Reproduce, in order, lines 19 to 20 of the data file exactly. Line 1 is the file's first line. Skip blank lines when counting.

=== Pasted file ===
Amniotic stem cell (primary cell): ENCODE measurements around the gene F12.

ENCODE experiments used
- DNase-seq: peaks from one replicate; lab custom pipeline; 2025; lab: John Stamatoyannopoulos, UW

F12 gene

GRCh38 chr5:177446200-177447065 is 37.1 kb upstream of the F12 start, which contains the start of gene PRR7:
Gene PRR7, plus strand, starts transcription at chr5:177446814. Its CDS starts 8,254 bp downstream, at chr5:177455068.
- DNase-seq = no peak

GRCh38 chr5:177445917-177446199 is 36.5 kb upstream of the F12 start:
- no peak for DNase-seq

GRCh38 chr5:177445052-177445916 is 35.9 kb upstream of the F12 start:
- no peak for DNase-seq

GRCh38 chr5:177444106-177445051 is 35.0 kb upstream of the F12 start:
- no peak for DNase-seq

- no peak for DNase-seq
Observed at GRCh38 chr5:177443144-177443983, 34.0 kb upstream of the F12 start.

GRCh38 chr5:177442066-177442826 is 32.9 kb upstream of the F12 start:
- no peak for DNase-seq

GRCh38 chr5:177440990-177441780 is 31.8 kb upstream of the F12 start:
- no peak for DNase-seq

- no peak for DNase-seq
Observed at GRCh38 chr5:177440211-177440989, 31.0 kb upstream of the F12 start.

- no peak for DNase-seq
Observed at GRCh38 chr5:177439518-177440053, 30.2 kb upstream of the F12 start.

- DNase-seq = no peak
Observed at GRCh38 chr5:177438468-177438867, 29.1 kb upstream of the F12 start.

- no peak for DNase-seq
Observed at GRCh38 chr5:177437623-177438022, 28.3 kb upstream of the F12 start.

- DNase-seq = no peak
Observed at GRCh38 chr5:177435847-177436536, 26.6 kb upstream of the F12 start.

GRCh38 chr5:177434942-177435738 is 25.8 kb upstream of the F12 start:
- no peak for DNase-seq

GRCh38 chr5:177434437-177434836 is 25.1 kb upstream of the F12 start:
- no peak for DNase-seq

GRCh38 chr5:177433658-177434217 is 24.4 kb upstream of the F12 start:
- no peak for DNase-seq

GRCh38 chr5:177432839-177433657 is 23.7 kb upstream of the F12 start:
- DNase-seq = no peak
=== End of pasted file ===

- no peak for DNase-seq

- no peak for DNase-seq